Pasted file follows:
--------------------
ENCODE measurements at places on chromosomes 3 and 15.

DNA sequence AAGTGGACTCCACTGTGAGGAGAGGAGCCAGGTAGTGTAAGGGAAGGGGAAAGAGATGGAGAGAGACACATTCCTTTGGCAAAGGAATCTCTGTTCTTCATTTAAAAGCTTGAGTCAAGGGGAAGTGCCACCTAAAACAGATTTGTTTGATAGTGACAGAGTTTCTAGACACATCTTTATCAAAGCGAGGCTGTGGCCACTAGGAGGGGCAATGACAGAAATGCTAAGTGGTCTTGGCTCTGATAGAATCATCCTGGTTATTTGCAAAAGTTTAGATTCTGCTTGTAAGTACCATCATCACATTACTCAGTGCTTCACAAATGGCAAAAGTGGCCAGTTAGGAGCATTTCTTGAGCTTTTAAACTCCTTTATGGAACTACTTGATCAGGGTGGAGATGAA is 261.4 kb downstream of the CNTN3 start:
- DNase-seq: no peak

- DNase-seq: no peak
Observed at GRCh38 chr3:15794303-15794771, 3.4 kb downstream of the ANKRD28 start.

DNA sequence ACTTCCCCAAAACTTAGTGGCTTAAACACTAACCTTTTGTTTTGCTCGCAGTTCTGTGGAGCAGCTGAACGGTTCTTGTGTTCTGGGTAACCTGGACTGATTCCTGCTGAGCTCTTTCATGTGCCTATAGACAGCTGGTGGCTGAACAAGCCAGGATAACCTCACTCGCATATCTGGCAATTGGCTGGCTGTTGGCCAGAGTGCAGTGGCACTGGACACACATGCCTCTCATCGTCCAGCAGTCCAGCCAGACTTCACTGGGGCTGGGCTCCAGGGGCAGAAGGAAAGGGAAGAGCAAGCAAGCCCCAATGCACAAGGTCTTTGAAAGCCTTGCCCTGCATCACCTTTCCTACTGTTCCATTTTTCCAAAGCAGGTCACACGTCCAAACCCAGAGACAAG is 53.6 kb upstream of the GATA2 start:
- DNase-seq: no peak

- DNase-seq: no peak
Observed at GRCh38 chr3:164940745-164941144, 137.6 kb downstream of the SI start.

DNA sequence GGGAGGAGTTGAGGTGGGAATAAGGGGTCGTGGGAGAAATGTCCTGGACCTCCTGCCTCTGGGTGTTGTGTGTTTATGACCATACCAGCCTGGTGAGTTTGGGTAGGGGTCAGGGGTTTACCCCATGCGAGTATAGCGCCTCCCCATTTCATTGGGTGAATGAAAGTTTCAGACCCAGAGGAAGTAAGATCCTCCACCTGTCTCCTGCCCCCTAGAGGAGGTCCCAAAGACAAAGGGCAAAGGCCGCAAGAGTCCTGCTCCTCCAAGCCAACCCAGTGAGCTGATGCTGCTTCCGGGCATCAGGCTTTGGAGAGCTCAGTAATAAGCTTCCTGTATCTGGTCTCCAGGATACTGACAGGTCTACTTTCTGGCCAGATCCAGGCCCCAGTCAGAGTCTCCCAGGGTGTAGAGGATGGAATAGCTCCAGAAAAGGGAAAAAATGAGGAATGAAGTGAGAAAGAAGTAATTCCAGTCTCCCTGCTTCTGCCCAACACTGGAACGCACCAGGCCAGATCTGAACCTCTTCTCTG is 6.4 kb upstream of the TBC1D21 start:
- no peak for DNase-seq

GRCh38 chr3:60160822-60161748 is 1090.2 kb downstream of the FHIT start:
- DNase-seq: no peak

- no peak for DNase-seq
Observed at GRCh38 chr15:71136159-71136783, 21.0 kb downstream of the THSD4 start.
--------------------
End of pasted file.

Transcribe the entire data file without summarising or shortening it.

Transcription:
ENCODE measurements at places on chromosomes 3 and 15.

DNA sequence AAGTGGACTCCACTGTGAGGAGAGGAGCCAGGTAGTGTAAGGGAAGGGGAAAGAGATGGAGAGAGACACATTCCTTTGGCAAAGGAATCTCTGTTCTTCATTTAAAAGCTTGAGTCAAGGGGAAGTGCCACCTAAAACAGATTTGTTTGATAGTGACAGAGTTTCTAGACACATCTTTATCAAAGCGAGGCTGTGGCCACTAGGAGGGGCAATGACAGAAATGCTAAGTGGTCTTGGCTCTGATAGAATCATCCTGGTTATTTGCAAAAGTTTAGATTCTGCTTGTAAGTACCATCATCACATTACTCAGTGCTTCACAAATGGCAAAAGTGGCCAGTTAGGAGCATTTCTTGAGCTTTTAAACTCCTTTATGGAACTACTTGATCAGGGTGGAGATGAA is 261.4 kb downstream of the CNTN3 start:
- DNase-seq: no peak

- DNase-seq: no peak
Observed at GRCh38 chr3:15794303-15794771, 3.4 kb downstream of the ANKRD28 start.

DNA sequence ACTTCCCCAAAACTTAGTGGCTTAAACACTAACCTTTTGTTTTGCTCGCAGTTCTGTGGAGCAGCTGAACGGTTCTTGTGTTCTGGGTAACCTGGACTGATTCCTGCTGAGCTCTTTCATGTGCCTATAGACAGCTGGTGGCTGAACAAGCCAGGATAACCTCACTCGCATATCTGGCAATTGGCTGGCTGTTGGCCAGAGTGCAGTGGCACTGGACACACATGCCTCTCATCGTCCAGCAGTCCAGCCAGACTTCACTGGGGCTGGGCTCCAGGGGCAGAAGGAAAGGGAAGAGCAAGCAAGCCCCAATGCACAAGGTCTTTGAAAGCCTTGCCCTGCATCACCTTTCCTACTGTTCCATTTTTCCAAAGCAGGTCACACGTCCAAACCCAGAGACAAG is 53.6 kb upstream of the GATA2 start:
- DNase-seq: no peak

- DNase-seq: no peak
Observed at GRCh38 chr3:164940745-164941144, 137.6 kb downstream of the SI start.

DNA sequence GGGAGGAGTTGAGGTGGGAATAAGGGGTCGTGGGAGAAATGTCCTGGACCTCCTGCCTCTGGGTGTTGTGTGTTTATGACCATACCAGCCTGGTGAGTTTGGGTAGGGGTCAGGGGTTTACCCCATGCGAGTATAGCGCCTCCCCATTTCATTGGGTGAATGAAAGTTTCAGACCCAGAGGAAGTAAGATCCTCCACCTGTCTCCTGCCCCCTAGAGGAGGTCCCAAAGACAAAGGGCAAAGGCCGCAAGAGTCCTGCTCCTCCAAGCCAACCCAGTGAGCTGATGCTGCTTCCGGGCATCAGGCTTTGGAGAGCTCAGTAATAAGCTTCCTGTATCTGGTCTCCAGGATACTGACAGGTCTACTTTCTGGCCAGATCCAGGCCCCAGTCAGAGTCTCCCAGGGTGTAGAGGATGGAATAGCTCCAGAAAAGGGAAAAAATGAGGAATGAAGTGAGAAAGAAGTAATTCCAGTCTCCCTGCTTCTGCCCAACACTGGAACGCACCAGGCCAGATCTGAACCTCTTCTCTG is 6.4 kb upstream of the TBC1D21 start:
- no peak for DNase-seq

GRCh38 chr3:60160822-60161748 is 1090.2 kb downstream of the FHIT start:
- DNase-seq: no peak

- no peak for DNase-seq
Observed at GRCh38 chr15:71136159-71136783, 21.0 kb downstream of the THSD4 start.